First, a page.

A nephrologist receives special training in kidney evaluation and treatment. You may benefit from a kidney specialists expert opinion if:
- You have trouble keeping your blood pressure levels in a normal range, even with medication.
- Your blood sugar levels fluctuate widely.
Last reviewed by a Cleveland Clinic medical professional on 01/10/2018.
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Myth: Kidney Disease Is Very Rare
FACT: Chronic kidney disease is one of the leading causes of death, globally. According to the World Health Organization, the estimated prevalence of chronic kidney disease worldwide is 8-16 per cent in adults above 30 years of age. Stressful lifestyles and unhealthy eating habits contribute to increased incidence of diabetes, hypertension and obesity thus increasing the kidney disease risk.
What Are The Risks For Kidney Transplant
As with any surgery, complications can occur. Some complications mayinclude:
Blockage of the blood vessels to the new kidney
Leakage of urine or blockage of urine in the ureter
Lack of function of the new kidney at first
The new kidney may be rejected. Rejection is a normal reaction of the bodyto a foreign object or tissue. When a new kidney is transplanted into arecipient’s body, the immune system reacts to what it thinks as a threatand attacks the new organ. For a transplanted organ to survive, medicinesmust be taken to trick the immune system into accepting the transplant andnot attacking it as a foreign object.
The medicines used to prevent or treat rejection have side effects. Theexact side effects will depend on the specific medicines that are taken.
Not everyone is a candidate for kidney transplantation. You may not beeligible if you have:
Current or recurring infection that cannot be treated effectively
Cancer that has spread from its original location to elsewhere in the body
Severe heart or other health problems that make it unsafe to have surgery
Serious conditions other than kidney disease that would not get better after transplantation
Failing to follow the treatment plan
There may be other risks depending on your specific medical condition. Besure to discuss any concerns with your transplant team before theprocedure.
More Information About Organ Donation from Johns Hopkins Medicine
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How Many Kidneys Are In The Human Body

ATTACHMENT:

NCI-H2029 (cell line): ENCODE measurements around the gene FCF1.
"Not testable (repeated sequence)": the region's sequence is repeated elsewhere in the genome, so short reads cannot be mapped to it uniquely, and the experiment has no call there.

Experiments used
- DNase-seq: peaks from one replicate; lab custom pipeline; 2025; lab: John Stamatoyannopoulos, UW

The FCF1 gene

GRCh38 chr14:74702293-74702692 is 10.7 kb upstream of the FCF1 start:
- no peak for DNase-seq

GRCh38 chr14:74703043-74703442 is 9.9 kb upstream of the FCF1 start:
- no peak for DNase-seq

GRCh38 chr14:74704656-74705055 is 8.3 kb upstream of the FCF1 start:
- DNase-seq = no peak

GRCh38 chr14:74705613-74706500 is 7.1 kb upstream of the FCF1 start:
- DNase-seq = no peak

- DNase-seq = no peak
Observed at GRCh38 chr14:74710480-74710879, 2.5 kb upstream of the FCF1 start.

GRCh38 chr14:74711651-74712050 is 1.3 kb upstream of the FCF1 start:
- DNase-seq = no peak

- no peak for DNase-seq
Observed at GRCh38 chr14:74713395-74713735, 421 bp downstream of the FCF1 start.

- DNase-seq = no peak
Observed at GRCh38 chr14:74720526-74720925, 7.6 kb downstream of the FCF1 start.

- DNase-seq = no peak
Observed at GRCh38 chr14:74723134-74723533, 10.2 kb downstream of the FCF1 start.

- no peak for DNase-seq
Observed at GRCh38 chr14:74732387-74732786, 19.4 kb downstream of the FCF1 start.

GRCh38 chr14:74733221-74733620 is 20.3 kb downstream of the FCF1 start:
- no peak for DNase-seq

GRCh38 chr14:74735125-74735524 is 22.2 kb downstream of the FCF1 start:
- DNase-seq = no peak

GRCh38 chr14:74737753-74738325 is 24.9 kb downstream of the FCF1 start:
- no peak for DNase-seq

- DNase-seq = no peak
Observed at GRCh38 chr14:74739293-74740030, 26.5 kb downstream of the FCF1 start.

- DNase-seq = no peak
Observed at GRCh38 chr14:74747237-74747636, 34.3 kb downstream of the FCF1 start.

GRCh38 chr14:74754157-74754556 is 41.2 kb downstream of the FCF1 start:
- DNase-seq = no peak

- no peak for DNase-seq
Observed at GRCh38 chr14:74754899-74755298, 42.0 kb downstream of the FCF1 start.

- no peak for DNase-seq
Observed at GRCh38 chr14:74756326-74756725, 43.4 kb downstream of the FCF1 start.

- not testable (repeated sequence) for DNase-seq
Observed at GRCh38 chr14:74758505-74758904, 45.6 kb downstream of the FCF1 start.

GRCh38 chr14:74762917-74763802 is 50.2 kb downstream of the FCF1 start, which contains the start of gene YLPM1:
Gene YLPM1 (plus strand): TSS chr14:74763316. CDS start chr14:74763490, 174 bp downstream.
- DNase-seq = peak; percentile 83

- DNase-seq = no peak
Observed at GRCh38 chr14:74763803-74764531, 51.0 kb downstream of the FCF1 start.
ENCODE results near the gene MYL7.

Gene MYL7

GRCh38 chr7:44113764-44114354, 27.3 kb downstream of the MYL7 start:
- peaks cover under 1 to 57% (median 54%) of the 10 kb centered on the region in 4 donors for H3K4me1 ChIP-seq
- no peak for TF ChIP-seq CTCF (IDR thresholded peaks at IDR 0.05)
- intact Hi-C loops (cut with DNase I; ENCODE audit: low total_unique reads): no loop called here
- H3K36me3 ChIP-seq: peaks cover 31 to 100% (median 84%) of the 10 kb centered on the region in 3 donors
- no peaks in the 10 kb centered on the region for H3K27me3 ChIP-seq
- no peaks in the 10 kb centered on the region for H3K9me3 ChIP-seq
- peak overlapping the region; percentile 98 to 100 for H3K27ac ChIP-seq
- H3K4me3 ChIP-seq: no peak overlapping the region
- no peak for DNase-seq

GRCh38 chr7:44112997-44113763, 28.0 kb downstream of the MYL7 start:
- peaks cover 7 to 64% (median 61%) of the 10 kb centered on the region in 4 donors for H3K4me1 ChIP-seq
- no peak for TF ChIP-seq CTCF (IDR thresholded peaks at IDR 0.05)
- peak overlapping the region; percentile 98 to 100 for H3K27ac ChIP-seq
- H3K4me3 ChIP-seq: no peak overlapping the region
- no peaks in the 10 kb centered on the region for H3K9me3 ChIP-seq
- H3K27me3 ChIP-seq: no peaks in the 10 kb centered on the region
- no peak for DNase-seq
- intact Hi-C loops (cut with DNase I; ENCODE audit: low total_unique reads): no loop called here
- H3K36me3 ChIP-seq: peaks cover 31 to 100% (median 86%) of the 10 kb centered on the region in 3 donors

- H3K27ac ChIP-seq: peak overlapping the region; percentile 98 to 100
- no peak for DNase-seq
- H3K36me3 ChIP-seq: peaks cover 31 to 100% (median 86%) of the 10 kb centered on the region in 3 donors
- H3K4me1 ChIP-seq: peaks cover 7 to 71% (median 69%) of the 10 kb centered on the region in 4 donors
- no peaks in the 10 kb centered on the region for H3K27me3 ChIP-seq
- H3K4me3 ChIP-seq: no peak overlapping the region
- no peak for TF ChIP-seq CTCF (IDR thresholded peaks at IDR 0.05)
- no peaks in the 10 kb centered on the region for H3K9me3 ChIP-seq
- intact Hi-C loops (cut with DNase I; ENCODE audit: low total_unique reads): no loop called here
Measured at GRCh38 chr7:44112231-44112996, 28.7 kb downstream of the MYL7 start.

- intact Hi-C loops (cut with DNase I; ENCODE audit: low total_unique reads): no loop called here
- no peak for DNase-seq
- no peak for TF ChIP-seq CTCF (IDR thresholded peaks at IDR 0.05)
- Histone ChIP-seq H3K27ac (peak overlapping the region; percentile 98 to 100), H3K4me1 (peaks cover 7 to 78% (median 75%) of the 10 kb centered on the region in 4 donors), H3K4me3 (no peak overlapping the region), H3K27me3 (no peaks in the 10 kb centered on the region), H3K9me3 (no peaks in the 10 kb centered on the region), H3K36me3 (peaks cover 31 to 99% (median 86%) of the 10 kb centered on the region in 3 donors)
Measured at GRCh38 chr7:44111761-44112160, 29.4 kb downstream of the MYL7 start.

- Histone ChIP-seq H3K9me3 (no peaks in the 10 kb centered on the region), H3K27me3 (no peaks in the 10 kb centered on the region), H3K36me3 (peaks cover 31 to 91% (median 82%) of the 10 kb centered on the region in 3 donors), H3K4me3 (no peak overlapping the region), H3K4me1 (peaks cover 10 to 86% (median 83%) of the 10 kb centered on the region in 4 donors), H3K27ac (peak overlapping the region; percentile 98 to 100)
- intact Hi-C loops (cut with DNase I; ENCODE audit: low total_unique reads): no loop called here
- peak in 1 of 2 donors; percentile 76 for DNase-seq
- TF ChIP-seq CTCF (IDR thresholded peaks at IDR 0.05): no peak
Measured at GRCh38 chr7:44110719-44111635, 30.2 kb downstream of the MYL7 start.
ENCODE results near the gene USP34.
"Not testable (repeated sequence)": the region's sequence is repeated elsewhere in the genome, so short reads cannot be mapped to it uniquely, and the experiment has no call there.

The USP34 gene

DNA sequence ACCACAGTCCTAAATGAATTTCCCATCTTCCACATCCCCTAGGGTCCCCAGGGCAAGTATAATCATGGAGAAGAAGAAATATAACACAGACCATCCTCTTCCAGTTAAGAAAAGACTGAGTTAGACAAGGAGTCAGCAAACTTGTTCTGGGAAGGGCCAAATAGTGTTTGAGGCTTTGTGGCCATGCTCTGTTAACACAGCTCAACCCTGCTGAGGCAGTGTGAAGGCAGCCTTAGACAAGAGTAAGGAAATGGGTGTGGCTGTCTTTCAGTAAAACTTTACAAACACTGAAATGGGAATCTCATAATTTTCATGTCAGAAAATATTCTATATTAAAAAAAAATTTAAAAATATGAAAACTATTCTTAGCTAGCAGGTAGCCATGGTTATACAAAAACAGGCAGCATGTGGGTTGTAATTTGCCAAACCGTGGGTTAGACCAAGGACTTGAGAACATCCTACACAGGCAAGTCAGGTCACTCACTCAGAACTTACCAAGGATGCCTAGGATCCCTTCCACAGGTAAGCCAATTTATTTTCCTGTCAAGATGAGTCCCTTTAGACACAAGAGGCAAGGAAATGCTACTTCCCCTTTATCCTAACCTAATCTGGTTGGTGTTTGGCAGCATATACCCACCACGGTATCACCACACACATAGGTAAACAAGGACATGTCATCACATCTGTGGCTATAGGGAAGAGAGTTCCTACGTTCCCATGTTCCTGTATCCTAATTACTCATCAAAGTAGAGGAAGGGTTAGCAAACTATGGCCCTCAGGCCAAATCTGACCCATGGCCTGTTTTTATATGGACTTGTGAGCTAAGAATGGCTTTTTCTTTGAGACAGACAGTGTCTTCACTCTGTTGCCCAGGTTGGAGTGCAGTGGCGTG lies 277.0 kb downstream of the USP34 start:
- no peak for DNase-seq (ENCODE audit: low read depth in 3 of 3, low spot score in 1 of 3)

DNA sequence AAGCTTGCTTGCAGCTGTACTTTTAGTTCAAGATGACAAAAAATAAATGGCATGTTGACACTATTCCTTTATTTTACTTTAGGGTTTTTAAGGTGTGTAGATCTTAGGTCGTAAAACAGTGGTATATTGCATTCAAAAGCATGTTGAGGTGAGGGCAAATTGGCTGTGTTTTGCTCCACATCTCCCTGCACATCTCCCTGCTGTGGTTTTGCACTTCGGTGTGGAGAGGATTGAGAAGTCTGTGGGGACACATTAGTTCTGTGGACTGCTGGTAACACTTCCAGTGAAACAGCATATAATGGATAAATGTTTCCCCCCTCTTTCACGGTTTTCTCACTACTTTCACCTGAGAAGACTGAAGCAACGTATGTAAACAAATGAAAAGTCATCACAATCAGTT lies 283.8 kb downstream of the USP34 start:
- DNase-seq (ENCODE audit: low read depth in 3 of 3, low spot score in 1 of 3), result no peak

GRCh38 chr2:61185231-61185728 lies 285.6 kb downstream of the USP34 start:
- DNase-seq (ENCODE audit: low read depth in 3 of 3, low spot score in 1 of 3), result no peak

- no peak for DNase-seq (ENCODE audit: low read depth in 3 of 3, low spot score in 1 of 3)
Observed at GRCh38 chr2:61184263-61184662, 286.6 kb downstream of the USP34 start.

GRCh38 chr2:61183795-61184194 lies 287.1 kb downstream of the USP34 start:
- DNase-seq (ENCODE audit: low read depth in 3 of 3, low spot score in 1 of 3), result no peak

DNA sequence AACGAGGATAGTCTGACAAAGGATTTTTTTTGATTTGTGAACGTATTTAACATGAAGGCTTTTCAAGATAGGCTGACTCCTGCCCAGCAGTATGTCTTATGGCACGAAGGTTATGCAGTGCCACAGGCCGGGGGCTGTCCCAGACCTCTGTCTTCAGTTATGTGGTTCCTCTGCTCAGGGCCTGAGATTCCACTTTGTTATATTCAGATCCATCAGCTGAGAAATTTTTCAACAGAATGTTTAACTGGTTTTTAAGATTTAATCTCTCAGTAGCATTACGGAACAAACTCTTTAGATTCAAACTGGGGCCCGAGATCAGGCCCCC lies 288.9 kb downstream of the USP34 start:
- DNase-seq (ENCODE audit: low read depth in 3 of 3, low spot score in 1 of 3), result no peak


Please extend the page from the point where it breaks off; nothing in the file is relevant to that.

The human body normally has two kidneys. These fist-sized organs are located in the back part of the abdomen, just below the rib cage, on either side of the spine. Their primary function is to filter the blood and remove waste from the body.
The kidneys also help maintain the proper fluid balance in the body. The kidneys filter all the blood in the body around 12 times an hour, removing excess fluid and waste and manufacturing urine. Occasionally, someone is born with just one kidney or loses a kidney due to disease or injury. The body functions well with just one kidney in these instances, but at least some kidney function is necessary for life.
Myth: Drinking 8 Glasses Of Water A Day Helps Flush Out The Toxins In The Kidneys
FACT: There is no medical evidence to support this statement. Drinking large amounts of water do not protect from kidney disease. Thirst controls the desire to drink water and should determine the amount of fluid intake. Patients who are undergoing treatment for kidney disease are often advised to drink less salt and fluids as fluid retention can cause shortness of breath, swollen ankles and increase in weight gain.
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Whats It Like To Live With One Kidney
Most people have two kidneys, but some only have one. There are three main reasons why this could be:
A person is born with only one kidney.
About one in 750 people is born with only one kidney. The medical term for this condition, which is more common in men than women, is renal agenesis. Usually its the left kidney that is missing. Because it is possible to be healthy with one kidney, some people dont find out they have one missing until its discovered on an X-ray or sonogram.
A kidney has been removed due to health problems.
A nephrectomy the surgical removal of a kidney can be necessary if a kidney has been damaged by cancer or another disease, or injured in an accident.
A person donates a kidney.
Every year, thousands of people donate one of their kidneys to someone in need of a healthy one. The recipient is often a blood relative or someone whos close to the donor, such as a spouse or friend. Approximately 87,000 kidneys from living donors were donated from 1988-2008.
What precautions should people take if they have one kidney?
Much of the advice that applies to living with one kidney goes for everybody: eat right, exercise, sustain a healthy weight, stay hydrated and get regular doctor checkups. However, there are special precautions that should be taken by someone living with a single kidney:
What happens if the kidney starts to fail?
Symptoms of kidney failure include:
How Do Health Care Professionals Diagnose A Solitary Kidney
During pregnancy, a health care professional can diagnose kidney agenesis and kidney dysplasia while conducting a prenatal ultrasound. Ultrasound uses a device, called a transducer, that bounces safe, painless sound waves off the fetuss organs to create an image of their structure. Ultrasounds during pregnancy are part of routine prenatal testing.
If a fetus is diagnosed with kidney agenesis or kidney dysplasia, health care professionals may recommend additional ultrasounds before and after the birth to find out how the solitary kidney functions over time and to check for other health problems.
In an adult, health care professionals may diagnose a solitary kidney during an x-ray, ultrasound, or surgery for some other condition or injury.